In today’s Senate Finance Committee hearing on the Obama Administration’s 2012 Trade Agenda, Sen. Wyden pressed U.S. Trade Representative Kirk on ACTA. He referred to the Obama’s Administration’s assertion that ACTA is legally binding, and asked about the potential consequences. If Congress passes future legislation to enhance competition or to promote innovation on the internet that runs contrary to ACTA, would other countries be able to retaliate? Could they sue the U.S. in an international court? Kirk declined to answer a hypothetical, but he said that (like all our FTAs) ACTA does nothing to constrain Congress’s ability to regulate safety, health, or the protection of families. Nothing in ACTA would constrain Congress from acting in the future. If Congress wants to draft additional IPR laws, USTR is happy to work with it to make sure it fits in with our international obligations. Wyden answered that it seems ACTA “boxes Congress in” and would hamper efforts to write laws on internet freedom and innovation.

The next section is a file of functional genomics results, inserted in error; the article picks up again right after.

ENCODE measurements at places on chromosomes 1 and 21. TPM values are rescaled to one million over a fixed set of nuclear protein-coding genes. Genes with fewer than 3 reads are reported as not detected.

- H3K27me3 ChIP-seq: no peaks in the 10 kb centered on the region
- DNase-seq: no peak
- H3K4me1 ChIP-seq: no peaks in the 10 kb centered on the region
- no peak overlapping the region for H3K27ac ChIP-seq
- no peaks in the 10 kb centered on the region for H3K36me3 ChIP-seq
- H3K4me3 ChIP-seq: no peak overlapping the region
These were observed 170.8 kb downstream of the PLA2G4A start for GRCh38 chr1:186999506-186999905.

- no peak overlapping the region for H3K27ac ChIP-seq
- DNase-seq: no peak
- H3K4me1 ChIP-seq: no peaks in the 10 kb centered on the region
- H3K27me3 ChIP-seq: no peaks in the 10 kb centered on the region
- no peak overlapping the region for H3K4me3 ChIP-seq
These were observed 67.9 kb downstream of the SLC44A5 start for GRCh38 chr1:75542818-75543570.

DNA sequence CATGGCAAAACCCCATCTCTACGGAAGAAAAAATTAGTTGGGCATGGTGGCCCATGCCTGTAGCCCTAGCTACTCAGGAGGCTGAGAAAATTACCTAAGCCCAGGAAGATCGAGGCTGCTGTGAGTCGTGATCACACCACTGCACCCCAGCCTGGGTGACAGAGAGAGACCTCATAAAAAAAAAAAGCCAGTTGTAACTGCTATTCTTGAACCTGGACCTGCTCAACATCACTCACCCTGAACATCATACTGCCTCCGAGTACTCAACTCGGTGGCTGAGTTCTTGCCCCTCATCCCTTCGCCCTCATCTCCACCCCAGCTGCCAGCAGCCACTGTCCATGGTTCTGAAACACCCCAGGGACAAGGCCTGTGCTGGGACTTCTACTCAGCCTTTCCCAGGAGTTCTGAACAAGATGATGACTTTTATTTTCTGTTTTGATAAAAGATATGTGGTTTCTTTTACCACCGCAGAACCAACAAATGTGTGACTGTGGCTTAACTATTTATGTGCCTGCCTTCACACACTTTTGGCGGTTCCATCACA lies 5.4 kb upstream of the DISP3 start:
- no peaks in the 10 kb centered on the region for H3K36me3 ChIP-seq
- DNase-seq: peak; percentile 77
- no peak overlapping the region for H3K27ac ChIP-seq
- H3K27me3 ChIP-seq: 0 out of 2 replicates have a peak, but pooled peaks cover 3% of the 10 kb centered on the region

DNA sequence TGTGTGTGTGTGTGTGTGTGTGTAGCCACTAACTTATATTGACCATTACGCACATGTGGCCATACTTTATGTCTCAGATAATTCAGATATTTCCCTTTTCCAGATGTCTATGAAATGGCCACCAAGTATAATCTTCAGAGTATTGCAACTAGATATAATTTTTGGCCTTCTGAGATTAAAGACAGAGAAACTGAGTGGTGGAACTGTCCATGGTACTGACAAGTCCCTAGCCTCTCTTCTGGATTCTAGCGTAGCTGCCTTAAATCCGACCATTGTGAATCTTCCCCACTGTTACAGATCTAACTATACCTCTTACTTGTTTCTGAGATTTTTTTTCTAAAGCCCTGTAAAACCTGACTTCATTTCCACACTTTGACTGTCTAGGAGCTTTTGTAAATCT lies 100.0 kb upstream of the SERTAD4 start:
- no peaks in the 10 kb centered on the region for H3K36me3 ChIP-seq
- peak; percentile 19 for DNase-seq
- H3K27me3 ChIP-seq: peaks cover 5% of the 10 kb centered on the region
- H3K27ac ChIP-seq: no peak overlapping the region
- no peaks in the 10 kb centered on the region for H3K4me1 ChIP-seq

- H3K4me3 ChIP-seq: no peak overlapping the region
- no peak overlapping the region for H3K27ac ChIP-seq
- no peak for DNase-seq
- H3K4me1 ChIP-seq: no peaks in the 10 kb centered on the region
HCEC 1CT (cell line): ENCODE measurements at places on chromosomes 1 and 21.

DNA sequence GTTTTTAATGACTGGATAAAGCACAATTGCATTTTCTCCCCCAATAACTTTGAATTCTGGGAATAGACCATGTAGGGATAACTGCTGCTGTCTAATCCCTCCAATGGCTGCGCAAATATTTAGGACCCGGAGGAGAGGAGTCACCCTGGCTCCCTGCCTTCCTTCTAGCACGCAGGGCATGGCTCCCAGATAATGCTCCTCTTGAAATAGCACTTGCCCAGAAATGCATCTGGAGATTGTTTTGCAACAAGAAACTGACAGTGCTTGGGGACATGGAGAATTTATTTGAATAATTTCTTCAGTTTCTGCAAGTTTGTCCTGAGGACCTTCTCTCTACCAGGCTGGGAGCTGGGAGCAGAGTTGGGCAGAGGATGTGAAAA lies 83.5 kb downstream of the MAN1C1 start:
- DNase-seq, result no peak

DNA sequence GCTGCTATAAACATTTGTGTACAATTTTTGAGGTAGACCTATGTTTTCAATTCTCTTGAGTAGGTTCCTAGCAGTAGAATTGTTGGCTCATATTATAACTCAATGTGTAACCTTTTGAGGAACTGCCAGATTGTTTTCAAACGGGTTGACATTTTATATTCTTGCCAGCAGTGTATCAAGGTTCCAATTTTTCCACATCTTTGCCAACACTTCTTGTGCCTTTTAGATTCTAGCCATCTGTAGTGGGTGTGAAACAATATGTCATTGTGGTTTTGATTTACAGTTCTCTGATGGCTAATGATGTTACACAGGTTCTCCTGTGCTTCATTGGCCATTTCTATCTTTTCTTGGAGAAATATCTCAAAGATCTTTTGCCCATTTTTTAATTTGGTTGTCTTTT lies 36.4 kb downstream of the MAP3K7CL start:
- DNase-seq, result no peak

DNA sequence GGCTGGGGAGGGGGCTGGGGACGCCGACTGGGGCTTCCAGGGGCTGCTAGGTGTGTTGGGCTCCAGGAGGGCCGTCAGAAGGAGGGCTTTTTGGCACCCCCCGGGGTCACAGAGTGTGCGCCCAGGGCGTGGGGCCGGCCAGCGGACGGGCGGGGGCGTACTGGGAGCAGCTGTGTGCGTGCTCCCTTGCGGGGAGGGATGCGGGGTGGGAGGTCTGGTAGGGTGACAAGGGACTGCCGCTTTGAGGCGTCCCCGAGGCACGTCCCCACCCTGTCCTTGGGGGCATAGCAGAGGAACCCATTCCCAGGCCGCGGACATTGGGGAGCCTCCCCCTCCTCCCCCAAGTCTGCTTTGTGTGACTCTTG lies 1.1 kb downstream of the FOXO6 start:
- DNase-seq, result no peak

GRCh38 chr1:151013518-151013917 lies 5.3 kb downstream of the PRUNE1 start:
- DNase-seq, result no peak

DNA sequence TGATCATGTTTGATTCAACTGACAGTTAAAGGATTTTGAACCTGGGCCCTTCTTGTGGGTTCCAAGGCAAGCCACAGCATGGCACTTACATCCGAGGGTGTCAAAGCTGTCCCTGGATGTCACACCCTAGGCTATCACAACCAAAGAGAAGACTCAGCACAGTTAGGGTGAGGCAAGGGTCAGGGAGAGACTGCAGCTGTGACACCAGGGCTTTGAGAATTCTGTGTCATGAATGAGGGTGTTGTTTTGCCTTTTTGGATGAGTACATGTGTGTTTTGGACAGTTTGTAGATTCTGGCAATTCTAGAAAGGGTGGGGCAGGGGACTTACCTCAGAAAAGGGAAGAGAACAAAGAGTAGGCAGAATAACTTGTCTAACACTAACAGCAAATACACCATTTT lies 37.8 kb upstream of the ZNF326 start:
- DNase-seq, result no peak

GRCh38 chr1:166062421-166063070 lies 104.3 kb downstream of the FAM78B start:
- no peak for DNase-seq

Turning to the question of Congressional ratification, Wyden noted that there are debates in many of the other ACTA countries over whether or not the agreement should be ratified. Why not in the US? Shouldn’t the Senate be debating this? Kirk noted that he has exchanged letters and had conversations with Wyden’s staff on this matter – and ACTA is an agreement legally entered into by the executive branch. It is based on authority that has been used by previous administrations.
Kirk also claimed that ACTA is an example of USTR acting as directed by Congress. He noted that the PROTECT-IP Act instructs USTR to work with other countries to enhance intellectual property protection. Wyden answered that millions of Americans protested the PROTECT-IP Act, and it was withdrawn.
A webcast of the hearing is available on the Senate Finance Committee’s page on the hearing.